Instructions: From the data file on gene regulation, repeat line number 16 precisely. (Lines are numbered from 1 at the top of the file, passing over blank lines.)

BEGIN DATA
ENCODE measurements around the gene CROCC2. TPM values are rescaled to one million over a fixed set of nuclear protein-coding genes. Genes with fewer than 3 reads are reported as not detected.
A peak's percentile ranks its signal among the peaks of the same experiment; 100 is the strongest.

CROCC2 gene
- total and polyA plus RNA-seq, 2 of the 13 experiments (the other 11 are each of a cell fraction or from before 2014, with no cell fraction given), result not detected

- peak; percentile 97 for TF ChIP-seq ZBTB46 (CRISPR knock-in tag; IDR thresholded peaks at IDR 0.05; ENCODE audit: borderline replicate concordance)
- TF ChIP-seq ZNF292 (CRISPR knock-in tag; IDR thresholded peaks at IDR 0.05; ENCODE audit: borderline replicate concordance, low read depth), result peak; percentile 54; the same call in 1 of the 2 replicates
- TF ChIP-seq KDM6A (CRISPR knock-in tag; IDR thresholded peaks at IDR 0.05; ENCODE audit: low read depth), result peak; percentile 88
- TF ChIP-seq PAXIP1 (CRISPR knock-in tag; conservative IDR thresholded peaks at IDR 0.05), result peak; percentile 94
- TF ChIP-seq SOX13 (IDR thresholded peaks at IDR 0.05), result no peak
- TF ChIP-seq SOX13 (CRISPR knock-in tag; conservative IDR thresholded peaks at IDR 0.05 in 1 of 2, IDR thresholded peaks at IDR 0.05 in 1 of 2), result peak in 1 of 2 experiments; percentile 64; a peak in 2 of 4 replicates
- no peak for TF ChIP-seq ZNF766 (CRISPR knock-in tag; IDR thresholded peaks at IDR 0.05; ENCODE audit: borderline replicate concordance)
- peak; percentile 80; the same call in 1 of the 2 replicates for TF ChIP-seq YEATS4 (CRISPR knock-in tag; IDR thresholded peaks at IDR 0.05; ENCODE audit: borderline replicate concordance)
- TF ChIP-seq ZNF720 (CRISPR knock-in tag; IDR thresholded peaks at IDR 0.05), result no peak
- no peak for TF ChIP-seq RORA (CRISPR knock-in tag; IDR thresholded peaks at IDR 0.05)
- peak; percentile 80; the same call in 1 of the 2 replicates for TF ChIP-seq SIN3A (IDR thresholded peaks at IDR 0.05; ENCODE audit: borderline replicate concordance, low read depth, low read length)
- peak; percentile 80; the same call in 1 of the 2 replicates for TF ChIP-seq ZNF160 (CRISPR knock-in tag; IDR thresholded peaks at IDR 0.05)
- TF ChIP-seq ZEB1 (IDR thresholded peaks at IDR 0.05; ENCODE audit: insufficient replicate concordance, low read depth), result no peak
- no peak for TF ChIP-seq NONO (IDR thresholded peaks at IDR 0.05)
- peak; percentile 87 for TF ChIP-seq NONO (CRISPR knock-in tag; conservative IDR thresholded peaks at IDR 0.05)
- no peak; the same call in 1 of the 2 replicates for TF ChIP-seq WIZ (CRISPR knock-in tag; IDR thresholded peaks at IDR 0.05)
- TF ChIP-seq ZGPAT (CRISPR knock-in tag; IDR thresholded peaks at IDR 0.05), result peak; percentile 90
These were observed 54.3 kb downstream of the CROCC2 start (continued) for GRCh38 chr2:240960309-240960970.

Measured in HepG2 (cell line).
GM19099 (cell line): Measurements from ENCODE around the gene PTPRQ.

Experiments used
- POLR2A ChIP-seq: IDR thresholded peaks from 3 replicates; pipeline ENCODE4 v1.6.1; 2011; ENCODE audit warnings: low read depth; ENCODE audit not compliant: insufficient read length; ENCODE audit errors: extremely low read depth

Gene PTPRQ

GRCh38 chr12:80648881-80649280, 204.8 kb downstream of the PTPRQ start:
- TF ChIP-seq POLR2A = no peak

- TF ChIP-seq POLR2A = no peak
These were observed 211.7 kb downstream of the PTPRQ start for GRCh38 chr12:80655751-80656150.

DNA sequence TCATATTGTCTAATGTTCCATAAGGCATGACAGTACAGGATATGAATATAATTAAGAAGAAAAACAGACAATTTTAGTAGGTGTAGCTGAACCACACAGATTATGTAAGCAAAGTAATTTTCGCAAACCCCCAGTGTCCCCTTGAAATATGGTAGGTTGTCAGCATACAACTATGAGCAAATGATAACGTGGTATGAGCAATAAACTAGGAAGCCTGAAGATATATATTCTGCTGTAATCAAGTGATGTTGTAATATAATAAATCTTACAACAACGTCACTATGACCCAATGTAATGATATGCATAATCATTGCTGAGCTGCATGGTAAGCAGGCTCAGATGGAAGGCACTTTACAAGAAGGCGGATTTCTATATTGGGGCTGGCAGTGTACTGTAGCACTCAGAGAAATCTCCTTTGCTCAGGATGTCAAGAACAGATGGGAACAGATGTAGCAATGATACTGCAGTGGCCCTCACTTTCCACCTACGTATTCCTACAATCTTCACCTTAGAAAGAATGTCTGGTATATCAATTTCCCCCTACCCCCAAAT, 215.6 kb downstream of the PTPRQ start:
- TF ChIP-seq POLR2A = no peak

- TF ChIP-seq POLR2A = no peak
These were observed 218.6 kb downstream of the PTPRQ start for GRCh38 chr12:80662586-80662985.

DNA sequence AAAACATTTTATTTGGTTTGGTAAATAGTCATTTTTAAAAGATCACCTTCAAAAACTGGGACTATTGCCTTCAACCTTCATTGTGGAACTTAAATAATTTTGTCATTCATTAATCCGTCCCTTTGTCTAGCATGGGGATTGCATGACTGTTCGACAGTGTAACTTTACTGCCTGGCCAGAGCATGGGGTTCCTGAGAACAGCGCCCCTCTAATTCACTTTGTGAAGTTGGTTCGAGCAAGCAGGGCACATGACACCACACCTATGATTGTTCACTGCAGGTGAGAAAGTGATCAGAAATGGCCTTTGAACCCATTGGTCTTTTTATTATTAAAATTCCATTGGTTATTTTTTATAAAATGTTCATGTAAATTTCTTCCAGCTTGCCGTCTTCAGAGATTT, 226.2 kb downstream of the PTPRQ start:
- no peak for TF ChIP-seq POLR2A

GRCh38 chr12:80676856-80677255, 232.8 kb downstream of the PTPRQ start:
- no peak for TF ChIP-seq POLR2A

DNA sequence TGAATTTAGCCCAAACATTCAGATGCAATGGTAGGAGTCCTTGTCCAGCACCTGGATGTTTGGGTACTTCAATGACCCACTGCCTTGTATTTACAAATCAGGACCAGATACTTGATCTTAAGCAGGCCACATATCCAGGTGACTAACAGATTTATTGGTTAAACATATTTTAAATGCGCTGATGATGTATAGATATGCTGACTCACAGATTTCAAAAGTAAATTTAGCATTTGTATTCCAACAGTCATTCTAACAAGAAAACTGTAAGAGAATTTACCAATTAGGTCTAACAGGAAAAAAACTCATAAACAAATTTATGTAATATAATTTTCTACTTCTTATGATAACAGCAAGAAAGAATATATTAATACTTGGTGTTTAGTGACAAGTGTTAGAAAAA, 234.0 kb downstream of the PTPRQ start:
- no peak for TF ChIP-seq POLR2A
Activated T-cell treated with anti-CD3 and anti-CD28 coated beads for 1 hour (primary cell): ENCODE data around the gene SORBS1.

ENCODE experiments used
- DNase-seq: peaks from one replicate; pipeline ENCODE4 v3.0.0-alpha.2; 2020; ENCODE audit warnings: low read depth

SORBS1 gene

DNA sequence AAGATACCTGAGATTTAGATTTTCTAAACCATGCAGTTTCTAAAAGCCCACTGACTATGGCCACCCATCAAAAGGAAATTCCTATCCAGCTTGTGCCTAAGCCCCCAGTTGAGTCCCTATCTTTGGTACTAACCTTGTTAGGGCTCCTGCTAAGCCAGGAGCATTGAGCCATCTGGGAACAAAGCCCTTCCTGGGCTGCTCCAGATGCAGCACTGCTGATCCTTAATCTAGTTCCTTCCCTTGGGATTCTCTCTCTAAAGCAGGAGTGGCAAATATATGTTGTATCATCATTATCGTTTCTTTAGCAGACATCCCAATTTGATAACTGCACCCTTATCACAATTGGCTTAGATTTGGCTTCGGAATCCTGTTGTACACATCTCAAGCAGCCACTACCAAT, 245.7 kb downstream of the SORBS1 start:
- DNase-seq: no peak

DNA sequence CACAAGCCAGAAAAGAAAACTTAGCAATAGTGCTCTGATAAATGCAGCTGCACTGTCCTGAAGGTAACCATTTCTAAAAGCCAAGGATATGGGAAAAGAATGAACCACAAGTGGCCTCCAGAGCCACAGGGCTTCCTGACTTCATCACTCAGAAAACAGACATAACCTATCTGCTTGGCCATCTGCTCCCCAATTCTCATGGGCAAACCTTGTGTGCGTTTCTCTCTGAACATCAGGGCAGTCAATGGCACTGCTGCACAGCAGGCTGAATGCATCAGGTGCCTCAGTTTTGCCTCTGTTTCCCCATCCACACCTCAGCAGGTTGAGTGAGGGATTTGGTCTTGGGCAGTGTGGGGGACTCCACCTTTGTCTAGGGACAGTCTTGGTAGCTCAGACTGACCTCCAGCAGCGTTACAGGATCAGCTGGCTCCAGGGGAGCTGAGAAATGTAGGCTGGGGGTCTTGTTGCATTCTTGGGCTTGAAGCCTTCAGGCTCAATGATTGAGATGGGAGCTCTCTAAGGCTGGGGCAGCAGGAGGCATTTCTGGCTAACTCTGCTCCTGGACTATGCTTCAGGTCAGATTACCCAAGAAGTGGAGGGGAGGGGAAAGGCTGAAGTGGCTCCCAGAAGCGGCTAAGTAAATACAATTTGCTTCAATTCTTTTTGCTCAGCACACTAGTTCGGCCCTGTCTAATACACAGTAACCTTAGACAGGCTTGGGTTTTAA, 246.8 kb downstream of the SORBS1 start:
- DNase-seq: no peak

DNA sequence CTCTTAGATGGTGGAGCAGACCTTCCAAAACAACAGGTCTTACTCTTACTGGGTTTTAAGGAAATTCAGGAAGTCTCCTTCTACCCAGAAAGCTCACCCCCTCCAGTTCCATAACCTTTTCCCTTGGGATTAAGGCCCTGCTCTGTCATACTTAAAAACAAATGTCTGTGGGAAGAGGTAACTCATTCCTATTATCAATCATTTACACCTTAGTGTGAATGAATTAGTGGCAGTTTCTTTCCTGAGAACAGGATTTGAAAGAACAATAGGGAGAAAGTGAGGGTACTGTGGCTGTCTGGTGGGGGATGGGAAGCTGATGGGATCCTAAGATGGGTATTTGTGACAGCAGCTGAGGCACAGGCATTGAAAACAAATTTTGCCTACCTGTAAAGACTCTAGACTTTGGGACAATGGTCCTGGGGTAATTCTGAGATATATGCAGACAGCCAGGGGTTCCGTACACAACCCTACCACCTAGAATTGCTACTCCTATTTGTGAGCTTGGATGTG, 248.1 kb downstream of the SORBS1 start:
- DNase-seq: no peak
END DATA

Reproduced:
- peak; percentile 80; the same call in 1 of the 2 replicates for TF ChIP-seq ZNF160 (CRISPR knock-in tag; IDR thresholded peaks at IDR 0.05)